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D-Drive Infinitely Variable Transmission Photo: Gizmag
D-Drive Infinitely Variable Transmission Photo: Gizmag

D-Drive infinitely variable transmission system: Is it the future?

D-Drive Infinitely Variable Transmission Photo: Gizmag

If transmissions took a turn and became one of the most efficient components in our vehicles today, we would be getting a heck of a lot better mileage.  The technology remains somewhat archaic and is in the majority of vehicles today; either a geared transmission consisting of automatic, semi-automatic or manual, and the most recently innovative alternative: Continuously Variable Transmissions, or CVTs.

What they have in common is they are friction components, with clutches grabbing plates and spinning them, or belts and pulleys inevitably failing from typical wear and tear.

Gizmag took a look at the plastic prototype by Steve Durnin.  Steve plans to address all of the previous problems with transmissions, and send our vehicles into an infinitely variable future powered by his D-Drive system.  The video appears to educate viewers in a whimsical manner; whizzing through mechanical lingo at a fast paced explanation similar to a drug company’s list of adverse side effects at the end of a TV commercial.  All the while stating “its simple”.  It doesn’t look so simple to me, but im no mechanical engineer;  according to some commenters it could be compared to what Toyota has had running in the Prius for quite some time now.  A planetary gear or differential, which I would tend to agree with after seeing a Toyota Prius simulator.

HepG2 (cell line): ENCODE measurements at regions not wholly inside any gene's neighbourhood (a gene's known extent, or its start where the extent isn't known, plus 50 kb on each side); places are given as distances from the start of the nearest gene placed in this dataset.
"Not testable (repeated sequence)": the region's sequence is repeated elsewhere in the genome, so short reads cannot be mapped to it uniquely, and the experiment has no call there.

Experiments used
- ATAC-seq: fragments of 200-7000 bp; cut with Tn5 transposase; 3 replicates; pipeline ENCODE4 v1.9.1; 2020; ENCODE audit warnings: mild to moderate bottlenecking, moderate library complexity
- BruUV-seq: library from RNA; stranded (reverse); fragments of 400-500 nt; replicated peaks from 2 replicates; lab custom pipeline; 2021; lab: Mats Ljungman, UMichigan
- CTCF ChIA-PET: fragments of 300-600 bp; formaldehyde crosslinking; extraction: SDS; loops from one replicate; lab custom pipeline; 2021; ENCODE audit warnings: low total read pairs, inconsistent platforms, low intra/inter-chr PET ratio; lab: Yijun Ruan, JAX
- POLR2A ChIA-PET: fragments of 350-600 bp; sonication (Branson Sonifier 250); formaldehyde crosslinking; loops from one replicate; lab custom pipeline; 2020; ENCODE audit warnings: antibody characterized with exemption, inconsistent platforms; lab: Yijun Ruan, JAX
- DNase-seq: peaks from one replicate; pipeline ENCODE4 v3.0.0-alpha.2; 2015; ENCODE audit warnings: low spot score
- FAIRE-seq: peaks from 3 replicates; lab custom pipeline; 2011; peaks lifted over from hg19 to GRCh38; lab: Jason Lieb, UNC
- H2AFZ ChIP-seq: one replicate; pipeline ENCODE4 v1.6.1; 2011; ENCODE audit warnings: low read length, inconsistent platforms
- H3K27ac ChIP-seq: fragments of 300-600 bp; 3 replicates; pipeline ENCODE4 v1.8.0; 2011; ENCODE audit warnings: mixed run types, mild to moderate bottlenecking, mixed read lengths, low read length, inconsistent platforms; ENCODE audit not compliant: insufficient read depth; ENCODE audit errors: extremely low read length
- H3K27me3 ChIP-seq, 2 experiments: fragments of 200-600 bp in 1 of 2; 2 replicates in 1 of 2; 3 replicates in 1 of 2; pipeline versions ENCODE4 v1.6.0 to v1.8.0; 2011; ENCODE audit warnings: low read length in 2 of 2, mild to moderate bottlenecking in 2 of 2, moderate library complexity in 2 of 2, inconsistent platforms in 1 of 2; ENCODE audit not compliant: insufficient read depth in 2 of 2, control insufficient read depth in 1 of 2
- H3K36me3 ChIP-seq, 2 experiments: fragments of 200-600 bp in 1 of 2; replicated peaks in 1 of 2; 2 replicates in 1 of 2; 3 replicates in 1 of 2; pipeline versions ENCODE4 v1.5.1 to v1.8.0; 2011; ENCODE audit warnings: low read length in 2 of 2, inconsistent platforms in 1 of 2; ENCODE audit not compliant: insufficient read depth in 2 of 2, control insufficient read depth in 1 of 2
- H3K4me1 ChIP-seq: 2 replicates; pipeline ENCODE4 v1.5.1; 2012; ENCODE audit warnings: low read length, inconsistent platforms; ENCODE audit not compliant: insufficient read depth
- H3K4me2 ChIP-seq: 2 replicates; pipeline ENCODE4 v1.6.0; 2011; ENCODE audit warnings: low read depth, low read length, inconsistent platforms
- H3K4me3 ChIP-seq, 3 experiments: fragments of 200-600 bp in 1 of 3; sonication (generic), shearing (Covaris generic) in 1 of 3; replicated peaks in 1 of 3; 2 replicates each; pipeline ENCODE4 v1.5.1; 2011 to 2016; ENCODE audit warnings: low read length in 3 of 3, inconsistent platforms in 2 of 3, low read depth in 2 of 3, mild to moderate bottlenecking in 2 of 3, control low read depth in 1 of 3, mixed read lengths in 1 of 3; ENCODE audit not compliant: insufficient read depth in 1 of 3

The main questions are how will it handle torque and resistance?  Will it be able to translate enough power to move a vehicle, and efficiently?  Once Steve Durnin produces a live scale working prototype we will know the answer to that.  Until then, I remain skeptical, but confident, that if possible this could change every bit of machinery operating with a motor out there.



About Fabrizio Pilato

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  1. Thanks for sharing, this is a fantastic article post.Thanks Again. Awesome.

  2. FYI… planetary gear drives are older that the Prius. The original Ford Model T (1908) used a planetary system with clutch bands to control. These bands were controlled by 3 pedals by the driver.

  3. The Power Split Device (the planetary gearset differential system) isn’t only used in the Prius. It is also used in other Toyota and Lexus hybrids.

    The Lexus LS600h hybrid with its 438hp gasoline engine uses three PSDs in its transmission.

    The PSD system is certainly capable of handling higher torque and power outputs.

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